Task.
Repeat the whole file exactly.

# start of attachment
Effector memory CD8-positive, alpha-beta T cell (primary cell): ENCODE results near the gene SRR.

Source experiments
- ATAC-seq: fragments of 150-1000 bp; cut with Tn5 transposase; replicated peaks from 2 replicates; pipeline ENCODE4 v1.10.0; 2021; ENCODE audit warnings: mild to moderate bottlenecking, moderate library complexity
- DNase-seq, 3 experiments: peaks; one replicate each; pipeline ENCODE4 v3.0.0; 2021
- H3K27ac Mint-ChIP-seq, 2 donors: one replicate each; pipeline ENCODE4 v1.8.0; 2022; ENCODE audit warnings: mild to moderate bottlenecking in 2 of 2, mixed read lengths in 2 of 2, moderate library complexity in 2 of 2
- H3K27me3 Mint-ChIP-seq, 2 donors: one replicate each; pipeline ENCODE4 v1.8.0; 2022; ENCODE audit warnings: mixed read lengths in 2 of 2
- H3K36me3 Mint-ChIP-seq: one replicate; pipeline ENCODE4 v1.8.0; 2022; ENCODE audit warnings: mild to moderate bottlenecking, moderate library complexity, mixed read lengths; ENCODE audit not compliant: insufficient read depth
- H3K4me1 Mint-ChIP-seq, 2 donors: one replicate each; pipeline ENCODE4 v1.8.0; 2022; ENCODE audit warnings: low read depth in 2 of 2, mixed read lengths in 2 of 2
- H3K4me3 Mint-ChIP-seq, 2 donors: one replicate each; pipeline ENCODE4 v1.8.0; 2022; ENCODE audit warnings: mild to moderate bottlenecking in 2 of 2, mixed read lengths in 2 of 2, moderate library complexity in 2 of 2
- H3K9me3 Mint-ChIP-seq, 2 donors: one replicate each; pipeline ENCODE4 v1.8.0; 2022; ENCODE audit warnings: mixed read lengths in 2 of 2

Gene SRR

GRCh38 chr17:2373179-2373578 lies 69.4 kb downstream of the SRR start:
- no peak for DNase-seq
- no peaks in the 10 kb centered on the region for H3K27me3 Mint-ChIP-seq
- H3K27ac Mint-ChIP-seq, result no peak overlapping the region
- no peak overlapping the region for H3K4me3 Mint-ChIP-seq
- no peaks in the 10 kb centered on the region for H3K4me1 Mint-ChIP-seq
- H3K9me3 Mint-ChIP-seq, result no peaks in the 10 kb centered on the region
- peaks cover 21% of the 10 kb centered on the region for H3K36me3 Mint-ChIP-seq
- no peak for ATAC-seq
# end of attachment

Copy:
Effector memory CD8-positive, alpha-beta T cell (primary cell): ENCODE results near the gene SRR.

Source experiments
- ATAC-seq: fragments of 150-1000 bp; cut with Tn5 transposase; replicated peaks from 2 replicates; pipeline ENCODE4 v1.10.0; 2021; ENCODE audit warnings: mild to moderate bottlenecking, moderate library complexity
- DNase-seq, 3 experiments: peaks; one replicate each; pipeline ENCODE4 v3.0.0; 2021
- H3K27ac Mint-ChIP-seq, 2 donors: one replicate each; pipeline ENCODE4 v1.8.0; 2022; ENCODE audit warnings: mild to moderate bottlenecking in 2 of 2, mixed read lengths in 2 of 2, moderate library complexity in 2 of 2
- H3K27me3 Mint-ChIP-seq, 2 donors: one replicate each; pipeline ENCODE4 v1.8.0; 2022; ENCODE audit warnings: mixed read lengths in 2 of 2
- H3K36me3 Mint-ChIP-seq: one replicate; pipeline ENCODE4 v1.8.0; 2022; ENCODE audit warnings: mild to moderate bottlenecking, moderate library complexity, mixed read lengths; ENCODE audit not compliant: insufficient read depth
- H3K4me1 Mint-ChIP-seq, 2 donors: one replicate each; pipeline ENCODE4 v1.8.0; 2022; ENCODE audit warnings: low read depth in 2 of 2, mixed read lengths in 2 of 2
- H3K4me3 Mint-ChIP-seq, 2 donors: one replicate each; pipeline ENCODE4 v1.8.0; 2022; ENCODE audit warnings: mild to moderate bottlenecking in 2 of 2, mixed read lengths in 2 of 2, moderate library complexity in 2 of 2
- H3K9me3 Mint-ChIP-seq, 2 donors: one replicate each; pipeline ENCODE4 v1.8.0; 2022; ENCODE audit warnings: mixed read lengths in 2 of 2

Gene SRR

GRCh38 chr17:2373179-2373578 lies 69.4 kb downstream of the SRR start:
- no peak for DNase-seq
- no peaks in the 10 kb centered on the region for H3K27me3 Mint-ChIP-seq
- H3K27ac Mint-ChIP-seq, result no peak overlapping the region
- no peak overlapping the region for H3K4me3 Mint-ChIP-seq
- no peaks in the 10 kb centered on the region for H3K4me1 Mint-ChIP-seq
- H3K9me3 Mint-ChIP-seq, result no peaks in the 10 kb centered on the region
- peaks cover 21% of the 10 kb centered on the region for H3K36me3 Mint-ChIP-seq
- no peak for ATAC-seq